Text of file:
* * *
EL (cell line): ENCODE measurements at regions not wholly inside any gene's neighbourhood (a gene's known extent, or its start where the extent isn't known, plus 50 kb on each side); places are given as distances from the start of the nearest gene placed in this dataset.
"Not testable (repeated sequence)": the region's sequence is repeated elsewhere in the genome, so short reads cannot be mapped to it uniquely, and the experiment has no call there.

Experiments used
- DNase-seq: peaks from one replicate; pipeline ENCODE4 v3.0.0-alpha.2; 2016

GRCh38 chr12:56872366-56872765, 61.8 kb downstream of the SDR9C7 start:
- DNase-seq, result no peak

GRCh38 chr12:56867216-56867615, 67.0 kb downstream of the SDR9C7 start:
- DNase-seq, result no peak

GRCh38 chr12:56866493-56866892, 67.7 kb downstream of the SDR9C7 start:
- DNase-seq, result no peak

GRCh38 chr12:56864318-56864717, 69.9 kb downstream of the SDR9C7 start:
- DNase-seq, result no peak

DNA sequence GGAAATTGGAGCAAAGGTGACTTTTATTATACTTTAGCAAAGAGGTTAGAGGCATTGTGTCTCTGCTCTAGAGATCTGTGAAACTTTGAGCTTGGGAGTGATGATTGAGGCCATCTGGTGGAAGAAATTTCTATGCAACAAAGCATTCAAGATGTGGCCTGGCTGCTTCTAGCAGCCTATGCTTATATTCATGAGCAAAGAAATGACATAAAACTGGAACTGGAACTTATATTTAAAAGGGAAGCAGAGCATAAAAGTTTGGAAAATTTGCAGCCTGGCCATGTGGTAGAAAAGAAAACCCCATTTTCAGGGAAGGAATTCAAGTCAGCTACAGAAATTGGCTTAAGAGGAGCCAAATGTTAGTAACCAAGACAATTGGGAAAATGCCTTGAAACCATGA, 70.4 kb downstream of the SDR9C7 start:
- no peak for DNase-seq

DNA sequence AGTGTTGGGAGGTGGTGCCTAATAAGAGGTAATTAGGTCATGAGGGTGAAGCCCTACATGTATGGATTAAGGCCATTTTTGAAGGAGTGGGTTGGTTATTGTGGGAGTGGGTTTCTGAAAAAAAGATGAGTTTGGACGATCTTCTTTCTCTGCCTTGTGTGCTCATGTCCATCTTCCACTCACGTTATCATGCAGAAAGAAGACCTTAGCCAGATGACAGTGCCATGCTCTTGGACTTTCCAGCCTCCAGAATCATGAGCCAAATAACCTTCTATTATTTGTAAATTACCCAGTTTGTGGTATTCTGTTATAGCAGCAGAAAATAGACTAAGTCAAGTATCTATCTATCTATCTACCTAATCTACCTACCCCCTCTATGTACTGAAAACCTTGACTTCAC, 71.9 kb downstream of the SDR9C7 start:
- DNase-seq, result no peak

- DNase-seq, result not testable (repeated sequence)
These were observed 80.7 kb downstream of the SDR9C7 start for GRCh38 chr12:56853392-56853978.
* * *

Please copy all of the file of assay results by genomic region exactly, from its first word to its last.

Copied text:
EL (cell line): ENCODE measurements at regions not wholly inside any gene's neighbourhood (a gene's known extent, or its start where the extent isn't known, plus 50 kb on each side); places are given as distances from the start of the nearest gene placed in this dataset.
"Not testable (repeated sequence)": the region's sequence is repeated elsewhere in the genome, so short reads cannot be mapped to it uniquely, and the experiment has no call there.

Experiments used
- DNase-seq: peaks from one replicate; pipeline ENCODE4 v3.0.0-alpha.2; 2016

GRCh38 chr12:56872366-56872765, 61.8 kb downstream of the SDR9C7 start:
- DNase-seq, result no peak

GRCh38 chr12:56867216-56867615, 67.0 kb downstream of the SDR9C7 start:
- DNase-seq, result no peak

GRCh38 chr12:56866493-56866892, 67.7 kb downstream of the SDR9C7 start:
- DNase-seq, result no peak

GRCh38 chr12:56864318-56864717, 69.9 kb downstream of the SDR9C7 start:
- DNase-seq, result no peak

DNA sequence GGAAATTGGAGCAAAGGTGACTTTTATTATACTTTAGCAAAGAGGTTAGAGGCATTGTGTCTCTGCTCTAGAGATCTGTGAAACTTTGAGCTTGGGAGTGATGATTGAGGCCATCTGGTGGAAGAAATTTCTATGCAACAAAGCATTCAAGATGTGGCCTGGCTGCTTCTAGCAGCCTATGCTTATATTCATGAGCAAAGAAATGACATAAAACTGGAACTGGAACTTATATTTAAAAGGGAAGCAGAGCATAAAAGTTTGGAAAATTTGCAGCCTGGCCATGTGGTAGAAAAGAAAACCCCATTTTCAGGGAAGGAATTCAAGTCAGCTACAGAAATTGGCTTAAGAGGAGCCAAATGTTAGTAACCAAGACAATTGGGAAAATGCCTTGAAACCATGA, 70.4 kb downstream of the SDR9C7 start:
- no peak for DNase-seq

DNA sequence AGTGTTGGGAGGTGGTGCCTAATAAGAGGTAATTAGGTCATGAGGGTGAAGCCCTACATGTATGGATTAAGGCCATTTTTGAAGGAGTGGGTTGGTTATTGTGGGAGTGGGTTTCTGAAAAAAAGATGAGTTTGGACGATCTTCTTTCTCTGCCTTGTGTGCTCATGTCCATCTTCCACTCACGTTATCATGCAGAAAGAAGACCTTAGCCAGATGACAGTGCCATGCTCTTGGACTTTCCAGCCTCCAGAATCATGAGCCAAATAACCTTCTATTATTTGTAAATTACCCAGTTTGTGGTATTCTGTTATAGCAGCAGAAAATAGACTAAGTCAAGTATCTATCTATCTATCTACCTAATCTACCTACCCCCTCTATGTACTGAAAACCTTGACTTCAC, 71.9 kb downstream of the SDR9C7 start:
- DNase-seq, result no peak

- DNase-seq, result not testable (repeated sequence)
These were observed 80.7 kb downstream of the SDR9C7 start for GRCh38 chr12:56853392-56853978.